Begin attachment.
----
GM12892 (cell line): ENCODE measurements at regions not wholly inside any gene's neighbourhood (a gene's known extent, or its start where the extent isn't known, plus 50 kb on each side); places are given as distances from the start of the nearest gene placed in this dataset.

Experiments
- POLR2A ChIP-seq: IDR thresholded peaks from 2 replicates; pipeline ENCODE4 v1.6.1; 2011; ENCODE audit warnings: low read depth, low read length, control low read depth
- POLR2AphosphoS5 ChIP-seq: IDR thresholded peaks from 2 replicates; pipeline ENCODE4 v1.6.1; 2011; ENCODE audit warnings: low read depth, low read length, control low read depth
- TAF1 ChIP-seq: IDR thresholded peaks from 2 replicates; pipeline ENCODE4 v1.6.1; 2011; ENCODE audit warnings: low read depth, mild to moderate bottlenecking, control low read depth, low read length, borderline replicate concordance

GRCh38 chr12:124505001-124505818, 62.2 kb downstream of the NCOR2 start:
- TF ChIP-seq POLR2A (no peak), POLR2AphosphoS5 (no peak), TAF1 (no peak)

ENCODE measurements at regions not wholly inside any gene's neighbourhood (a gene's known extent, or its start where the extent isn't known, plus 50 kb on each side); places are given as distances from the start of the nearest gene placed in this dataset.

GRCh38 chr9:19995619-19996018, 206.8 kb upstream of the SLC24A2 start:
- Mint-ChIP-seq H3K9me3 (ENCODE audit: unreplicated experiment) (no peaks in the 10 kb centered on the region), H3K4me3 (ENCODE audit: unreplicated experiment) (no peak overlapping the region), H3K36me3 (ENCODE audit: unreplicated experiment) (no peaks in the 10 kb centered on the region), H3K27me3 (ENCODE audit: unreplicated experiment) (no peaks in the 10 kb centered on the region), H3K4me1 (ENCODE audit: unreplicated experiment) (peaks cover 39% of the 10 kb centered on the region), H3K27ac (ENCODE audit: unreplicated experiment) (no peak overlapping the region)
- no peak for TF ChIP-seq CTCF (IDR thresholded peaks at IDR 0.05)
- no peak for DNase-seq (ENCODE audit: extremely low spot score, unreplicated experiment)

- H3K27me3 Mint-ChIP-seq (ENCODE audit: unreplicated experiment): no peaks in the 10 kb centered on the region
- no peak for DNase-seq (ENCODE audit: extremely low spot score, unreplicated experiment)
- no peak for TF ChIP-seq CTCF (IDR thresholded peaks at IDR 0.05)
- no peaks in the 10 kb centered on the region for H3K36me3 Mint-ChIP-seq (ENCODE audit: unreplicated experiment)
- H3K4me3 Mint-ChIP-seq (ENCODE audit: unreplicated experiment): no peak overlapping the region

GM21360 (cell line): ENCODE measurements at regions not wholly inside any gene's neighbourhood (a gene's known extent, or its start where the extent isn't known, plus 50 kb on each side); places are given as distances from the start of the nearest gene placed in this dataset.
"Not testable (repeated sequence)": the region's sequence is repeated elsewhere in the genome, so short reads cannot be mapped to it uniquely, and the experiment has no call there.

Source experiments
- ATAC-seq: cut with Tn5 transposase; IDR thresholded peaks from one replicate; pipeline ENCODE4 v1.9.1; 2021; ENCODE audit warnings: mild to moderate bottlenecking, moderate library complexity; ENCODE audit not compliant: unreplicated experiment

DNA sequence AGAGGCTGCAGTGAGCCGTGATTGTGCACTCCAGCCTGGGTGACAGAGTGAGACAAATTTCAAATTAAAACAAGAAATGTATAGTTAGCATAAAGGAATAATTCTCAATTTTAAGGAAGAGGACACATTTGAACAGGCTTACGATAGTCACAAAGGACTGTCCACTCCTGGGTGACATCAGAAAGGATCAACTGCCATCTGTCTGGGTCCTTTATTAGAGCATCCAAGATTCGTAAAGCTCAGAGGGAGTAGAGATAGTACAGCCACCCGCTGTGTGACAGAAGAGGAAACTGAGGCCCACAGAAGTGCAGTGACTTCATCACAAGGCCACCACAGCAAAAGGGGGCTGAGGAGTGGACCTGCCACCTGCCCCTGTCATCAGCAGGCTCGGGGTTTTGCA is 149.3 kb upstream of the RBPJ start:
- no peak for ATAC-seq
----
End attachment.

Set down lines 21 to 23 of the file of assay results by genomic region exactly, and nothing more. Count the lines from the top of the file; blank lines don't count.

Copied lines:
- ATAC-seq: cut with Tn5 transposase; IDR thresholded peaks from one replicate; pipeline ENCODE4 v1.9.1; 2021; ENCODE audit warnings: mild to moderate bottlenecking, moderate library complexity; ENCODE audit not compliant: unreplicated experiment

DNA sequence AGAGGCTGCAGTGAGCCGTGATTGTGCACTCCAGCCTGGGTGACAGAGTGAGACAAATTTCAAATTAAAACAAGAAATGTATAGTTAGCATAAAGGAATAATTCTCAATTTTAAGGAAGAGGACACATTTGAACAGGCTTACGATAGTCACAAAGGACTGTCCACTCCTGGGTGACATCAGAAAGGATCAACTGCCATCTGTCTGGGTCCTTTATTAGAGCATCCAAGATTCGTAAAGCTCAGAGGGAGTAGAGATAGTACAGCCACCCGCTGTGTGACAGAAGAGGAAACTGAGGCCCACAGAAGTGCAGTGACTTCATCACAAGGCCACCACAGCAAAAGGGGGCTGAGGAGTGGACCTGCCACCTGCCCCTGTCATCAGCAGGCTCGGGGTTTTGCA is 149.3 kb upstream of the RBPJ start:
- no peak for ATAC-seq